There are often questions about how young children can be to get them. In general, the FDA has approved specific types of cochlear implants (I’m not sure how they differ) for ages two and up; a particular one was approved for one year and older, and in the news recently there was a 10 month old baby featured as having received the implant. For the moment, without getting into the sociological and political considerations, there are medical reasons for pushing the envelope early: children recover much more quickly from medical procedures than adults do. For example children tolerate much more toxic levels of chemotherapy than adults do because they regenerate so much more quickly (I fully realize deafness is in no way shape or form comparable to say ALL). I do not know what happens with the implanted portion of the CI in a growing child, though, if the wire will always have enough length to reach from the implanted disk to the electrode array. I do not know what the lifespan of the array within the ear is, if it requires replacement or repair of some sort. These questions are not addressed in the online information available (if you know where I can find this, please let me know). Additionally, and this is true for other senses, development of that sense occurs before three to four years of age. For example a child with vision in only one eye who gains vision in the other later will not have depth perception because that is a learned ability. The same is true for understanding sound, especially in distinguishing different varieties, distance, and direction. Even if full hearing could be restored to an adult, that adult may not have the brain centers necessary to use that information. Research suggests the results to be very good in very young children.
Now of course this leads directly into the debate around Deaf culture, the use of ASL, the best interests of the child, whether deafness is truely a disability, whether speech and so on are really the only valid ways to communicate and so on. While a CI child may never be exposed to deaf culture when he’s younger, I would not point the finger at CI in this case; plenty of deaf children are kept isolated from deaf culture that never had CI’s (I am but one of many, many examples). The real issue is that 90% of deaf children have hearing parents. Such parents probably have no idea of deafness at all, have never dealt with anyone deaf until their own child. Parents do want the best for their children, but out of ignorance and well meaning determinations for their child to be as “normal” as possible (I guarantee you, every single parent of a deaf child who is mainstreamed, who is not failing classes, is extremely proud of the fact that their deaf child is in regular schools and so on. How can you possibly blame them when this is all they know?) they will not generally have their child taught ASL. CI’s are not culpable here, they are merely yet another symptom, just as mainstreaming is, of the notion that hearing is the only way there is.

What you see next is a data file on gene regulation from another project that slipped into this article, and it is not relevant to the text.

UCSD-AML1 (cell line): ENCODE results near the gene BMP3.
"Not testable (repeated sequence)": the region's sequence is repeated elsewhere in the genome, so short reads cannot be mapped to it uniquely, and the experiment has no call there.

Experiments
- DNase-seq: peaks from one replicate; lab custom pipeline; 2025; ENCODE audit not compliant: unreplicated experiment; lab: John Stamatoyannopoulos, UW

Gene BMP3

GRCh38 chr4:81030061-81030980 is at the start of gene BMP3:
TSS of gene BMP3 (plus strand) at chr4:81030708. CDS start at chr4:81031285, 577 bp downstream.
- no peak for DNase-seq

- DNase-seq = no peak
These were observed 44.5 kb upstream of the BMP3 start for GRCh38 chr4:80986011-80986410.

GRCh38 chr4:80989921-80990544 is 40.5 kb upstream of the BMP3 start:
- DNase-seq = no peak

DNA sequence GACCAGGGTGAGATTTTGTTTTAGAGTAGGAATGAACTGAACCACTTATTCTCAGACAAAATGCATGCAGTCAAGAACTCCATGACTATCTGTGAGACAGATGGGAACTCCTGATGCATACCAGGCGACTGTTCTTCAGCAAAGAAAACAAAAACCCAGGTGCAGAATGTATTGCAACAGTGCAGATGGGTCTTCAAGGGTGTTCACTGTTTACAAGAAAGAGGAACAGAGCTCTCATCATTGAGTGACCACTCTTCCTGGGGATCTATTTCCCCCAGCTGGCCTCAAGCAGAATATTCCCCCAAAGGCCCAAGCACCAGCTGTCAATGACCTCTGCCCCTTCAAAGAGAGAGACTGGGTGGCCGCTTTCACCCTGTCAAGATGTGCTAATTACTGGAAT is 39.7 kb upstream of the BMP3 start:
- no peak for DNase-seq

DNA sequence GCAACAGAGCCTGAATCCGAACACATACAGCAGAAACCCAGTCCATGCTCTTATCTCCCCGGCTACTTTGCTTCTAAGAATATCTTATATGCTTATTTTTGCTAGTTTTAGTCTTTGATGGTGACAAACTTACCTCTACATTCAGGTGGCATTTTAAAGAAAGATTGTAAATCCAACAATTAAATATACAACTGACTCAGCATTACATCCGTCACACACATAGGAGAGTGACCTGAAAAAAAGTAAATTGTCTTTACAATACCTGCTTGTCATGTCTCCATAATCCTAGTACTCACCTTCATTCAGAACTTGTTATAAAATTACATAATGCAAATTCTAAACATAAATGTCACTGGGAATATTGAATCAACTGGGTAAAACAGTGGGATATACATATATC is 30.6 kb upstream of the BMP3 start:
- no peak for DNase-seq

However, the controversy is considerable, with some saying this is a direct attack on Deaf culture. In other cases, deaf children with CI are ostracized by other deaf for having the CI. I can state that this is unequivocally wrong, having been the recipient of such ostracization for having been mainstreamed and thus being deaf without ASL. That will weaken Deaf culture faster than the existence of the CI itself ever would.
I honestly don’t know what I would do if I had a child that I knew would not be able to use hearing aids. I would want to know quite a bit more than I do now, that’s for sure. For most hearing parents, it’s probably not even up for a debate, it will be grasped at eagerly. (This points back toward my other favorite refrain, that of a deaf parent outreach program, that begins literally the moment they find out their child is deaf…)
But in the end, I think the best thing to do is what we ourselves demand: LISTEN TO US. To that end, I suggest that we all go out and see exactly what people with CI have to say. There are a number of good blogs to start off with:
Bionic Ear Blog
My Son Tom
Bionic Sound Project